By Rob Rossi
Christopher Horner | Trib Total MediaPirates first baseman Pedro Alvarez hits a solo home run during the seventh inning against the Tigers on Monday, April 13, 2015, at PNC Park.
The Pirate Pittsburghers want to love probably won't let us get to know him, but don't hold that against Pedro Alvarez.
Try just watching him instead.
“The eyes have always been on him,” center fielder Andrew McCutchen said of Alvarez, a teammate who is also a close friend.
“It was that way when he was in college, when he was drafted, so this isn't a big adjustment for him, at least I don't believe.
“This is a game of adjustments. And this game is hard. It's not easy at all. And he's done a good job.”
A job is seemingly what baseball is to Alvarez, at least as teammates tell the story.
He shows up at the ballpark, puts in his work and leaves. That doesn't mean he is standoffish, problematic or selfish. Neil Walker described Alvarez as a “great teammate.” McCutchen insisted Alvarez is a “huge part” of the family feel in the clubhouse.
But the stuff that comes easily to Walker and McCutchen — daily interviews with the media that significantly shape their public personas — is of no interest to Alvarez.
Since his sixth season with the Pirates also could be his last, I'm not waiting for Alvarez to help me help you understand him.
I'm going to watch him hit.
Because the way Alvarez hits a baseball is something I've not seen from a Pirate in my lifetime. The way Alvarez hits a baseball is to pulverize it.
Pittsburghers, not to mention Detroit starter Anibal Sanchez, were reminded of that Monday afternoon when Alvarez buried a baseball into the center field seats at PNC Park.
It marked only the fourth homer hit by Alvarez in Pittsburgh since July 1.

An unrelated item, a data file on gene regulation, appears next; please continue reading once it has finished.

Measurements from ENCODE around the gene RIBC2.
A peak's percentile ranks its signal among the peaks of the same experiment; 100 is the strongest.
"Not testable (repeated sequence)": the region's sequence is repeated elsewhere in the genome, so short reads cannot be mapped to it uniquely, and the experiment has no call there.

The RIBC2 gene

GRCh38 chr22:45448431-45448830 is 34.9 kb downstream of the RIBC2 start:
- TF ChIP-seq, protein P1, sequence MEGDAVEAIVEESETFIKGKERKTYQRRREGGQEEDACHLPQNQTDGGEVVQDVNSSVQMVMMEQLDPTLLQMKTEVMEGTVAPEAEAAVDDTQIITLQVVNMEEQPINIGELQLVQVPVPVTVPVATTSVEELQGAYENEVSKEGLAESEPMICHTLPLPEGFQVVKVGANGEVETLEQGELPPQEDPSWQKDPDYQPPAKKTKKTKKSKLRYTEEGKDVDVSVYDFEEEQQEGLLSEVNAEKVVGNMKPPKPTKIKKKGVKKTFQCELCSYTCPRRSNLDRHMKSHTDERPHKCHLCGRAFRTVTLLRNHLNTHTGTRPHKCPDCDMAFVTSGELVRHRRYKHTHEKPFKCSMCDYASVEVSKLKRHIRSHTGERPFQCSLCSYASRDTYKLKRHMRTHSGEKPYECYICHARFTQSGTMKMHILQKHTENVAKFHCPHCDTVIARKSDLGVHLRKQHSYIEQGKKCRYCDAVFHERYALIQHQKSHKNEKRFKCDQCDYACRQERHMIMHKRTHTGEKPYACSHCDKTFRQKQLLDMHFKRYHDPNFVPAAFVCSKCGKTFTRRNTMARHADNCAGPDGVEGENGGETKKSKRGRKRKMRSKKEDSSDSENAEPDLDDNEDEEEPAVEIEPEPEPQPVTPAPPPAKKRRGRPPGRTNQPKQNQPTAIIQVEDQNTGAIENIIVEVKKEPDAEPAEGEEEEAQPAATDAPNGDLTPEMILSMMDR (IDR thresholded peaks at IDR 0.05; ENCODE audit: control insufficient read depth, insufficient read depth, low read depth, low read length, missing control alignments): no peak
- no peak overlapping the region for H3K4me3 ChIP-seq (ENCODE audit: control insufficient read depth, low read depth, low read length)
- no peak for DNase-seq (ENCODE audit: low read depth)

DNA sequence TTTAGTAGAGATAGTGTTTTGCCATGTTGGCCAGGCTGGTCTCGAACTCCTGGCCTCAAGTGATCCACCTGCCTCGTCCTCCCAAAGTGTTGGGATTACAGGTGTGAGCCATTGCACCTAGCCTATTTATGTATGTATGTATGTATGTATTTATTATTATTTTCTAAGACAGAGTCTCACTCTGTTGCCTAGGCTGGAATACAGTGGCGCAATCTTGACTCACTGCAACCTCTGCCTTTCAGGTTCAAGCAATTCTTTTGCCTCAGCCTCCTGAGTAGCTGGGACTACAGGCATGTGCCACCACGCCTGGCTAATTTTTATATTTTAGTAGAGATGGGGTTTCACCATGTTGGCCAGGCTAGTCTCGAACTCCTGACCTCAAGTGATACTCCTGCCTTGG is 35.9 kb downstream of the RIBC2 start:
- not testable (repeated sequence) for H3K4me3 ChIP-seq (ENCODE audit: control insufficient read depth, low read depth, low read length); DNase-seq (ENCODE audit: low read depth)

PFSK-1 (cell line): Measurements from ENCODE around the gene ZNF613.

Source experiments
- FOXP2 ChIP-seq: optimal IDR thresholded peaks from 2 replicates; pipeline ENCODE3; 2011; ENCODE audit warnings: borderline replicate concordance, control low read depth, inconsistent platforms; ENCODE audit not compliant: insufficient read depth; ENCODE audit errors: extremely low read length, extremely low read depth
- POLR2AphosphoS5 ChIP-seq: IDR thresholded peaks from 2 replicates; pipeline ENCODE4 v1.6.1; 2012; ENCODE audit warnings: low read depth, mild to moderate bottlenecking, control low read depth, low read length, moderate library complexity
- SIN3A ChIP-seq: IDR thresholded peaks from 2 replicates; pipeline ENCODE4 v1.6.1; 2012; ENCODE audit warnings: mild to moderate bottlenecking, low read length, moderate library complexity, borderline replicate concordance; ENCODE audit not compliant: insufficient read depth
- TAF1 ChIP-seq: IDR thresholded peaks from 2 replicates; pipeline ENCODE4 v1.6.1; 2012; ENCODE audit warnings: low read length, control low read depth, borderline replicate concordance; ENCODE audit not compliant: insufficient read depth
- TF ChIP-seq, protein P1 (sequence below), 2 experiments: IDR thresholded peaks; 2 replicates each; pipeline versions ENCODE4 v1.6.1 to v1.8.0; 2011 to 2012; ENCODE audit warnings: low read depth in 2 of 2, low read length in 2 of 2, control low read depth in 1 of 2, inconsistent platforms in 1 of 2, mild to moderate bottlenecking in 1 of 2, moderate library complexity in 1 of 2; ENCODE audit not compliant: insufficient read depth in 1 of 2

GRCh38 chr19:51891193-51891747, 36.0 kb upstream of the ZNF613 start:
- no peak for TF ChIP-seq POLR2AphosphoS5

Keep in mind that only 10 major leaguers have hit more than his 87 homers since 2012. But of that group, only Alvarez spent much of last season's second half not playing because of throwing struggles and an injury.
He made only 76 plate appearances after the All-Star break. He already has 24 this season.
Alvarez also already has three home runs, all on first pitches.
Let that be his narrative.
Let that be what Pittsburghers love about him.
Judging by the collective roar that followed the crack of his momentum-switching swing Monday, love was in the breezy Pittsburgh air at PNC Park. Root Sports cameras caught Alvarez grinning and excitedly pumping his fists while returning to celebrating teammates in the dugout.
This wasn't Barry Bonds flipping his bat and raising both arms. However, for a guy who “just goes about his business,” as McCutchen said, Alvarez getting stuck in a moment sure seemed telling.
“Shows that he wants it,” McCutchen said. “He always has. Nothing's changed.”
Well, that's not true.
Alvarez now is holding down first base, not the hot corner. He also has adapted his swing with the aim of taking balls the other way against shifting defenses. Manager Clint Hurdle noted Alvarez's “really consistent at-bats early in the season.”
Maybe we're witnessing the maturation of Alvarez into a well-rounded hitter. And maybe as the maturation continues, he'll feel comfortable showing more of himself to Pittsburghers who have often serenaded him with clap-along chants of “Let's go, Pedro!”
But maybe a lot of us never are going to get to know Alvarez the way Walker does.
“That's a pretty special individual,” Walker said.
I'll take Walker for his word.
What I do know is that Alvarez is back to bashing baseballs, and that's something all Pittsburghers can love about him.
It's the surest thing we really know about him at all.
Read more: http://triblive.com/sports/robrossi/8148015-74/alvarez-mccutchen-pittsburghers#ixzz3XHPeQxw1
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